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Hopewell Furnace National Historic Site
2 Mark Bird Lane, Elverson, PA 19520
Sample works produced at Hopewell Furnace.
Hopewell Furnace National Historic Site in southeastern Berks County is an example of an American 19th century rural "iron plantation". The buildings include a blast furnace, the ironmaster's house and auxiliary structures including a blacksmith's shop, a company store and several worker's houses. Hopewell Furnace was founded in 1771 by ironmaster Mark Bird, Son of William Bird, for whom Birdsboro was named. The site's most prosperous time was during the 1820–1840 period with a brief boom in production during the American Civil War. In the mid 19th century changes in iron making, including a shift from charcoal to anthracite rendered smaller furnaces like Hopewell obsolete. The site discontinued operations in 1883. Today, Hopewell Furnace consists of 14 restored structures in the core historic area, 52 features on the List of Classified Structures, and a total of 848 mostly wooded acres.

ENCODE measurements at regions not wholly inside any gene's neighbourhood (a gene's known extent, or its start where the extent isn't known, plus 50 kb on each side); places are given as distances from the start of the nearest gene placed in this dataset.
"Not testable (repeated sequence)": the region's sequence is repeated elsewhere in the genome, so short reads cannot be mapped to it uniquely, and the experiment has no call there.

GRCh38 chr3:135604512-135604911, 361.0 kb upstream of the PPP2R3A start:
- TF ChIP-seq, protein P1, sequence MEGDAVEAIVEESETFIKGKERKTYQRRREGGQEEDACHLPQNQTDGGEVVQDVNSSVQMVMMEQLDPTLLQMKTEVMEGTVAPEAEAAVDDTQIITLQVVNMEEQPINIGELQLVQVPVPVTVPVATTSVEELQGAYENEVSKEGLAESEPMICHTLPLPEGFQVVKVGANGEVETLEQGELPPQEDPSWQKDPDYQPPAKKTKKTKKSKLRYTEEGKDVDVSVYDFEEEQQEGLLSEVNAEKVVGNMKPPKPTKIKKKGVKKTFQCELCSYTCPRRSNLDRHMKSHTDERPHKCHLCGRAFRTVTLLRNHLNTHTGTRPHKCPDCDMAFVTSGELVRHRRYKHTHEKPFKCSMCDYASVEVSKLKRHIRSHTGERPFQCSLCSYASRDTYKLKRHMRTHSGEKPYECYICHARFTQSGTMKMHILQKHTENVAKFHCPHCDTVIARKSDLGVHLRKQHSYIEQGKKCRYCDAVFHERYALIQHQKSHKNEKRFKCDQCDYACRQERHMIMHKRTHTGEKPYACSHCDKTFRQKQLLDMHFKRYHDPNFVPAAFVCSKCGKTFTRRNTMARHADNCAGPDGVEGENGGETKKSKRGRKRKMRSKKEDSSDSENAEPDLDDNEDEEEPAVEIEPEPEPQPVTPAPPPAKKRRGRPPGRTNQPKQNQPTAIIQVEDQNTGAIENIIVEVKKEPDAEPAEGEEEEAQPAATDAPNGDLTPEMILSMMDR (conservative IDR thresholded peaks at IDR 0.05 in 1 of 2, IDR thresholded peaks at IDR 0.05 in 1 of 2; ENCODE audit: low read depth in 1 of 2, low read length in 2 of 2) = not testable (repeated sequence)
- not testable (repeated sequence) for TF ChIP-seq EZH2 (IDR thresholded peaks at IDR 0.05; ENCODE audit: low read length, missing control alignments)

This description includes material adapted from the Wikipedia article "Hopewell Furnace National Historic Site", which is released under the Creative Commons Attribution-Share-Alike License 3.0. It has been edited for brevity and to conform with the style of this website. The edited description is distributed under the terms of the same Creative Commons Attribution-Share-Alike License 3.0 license.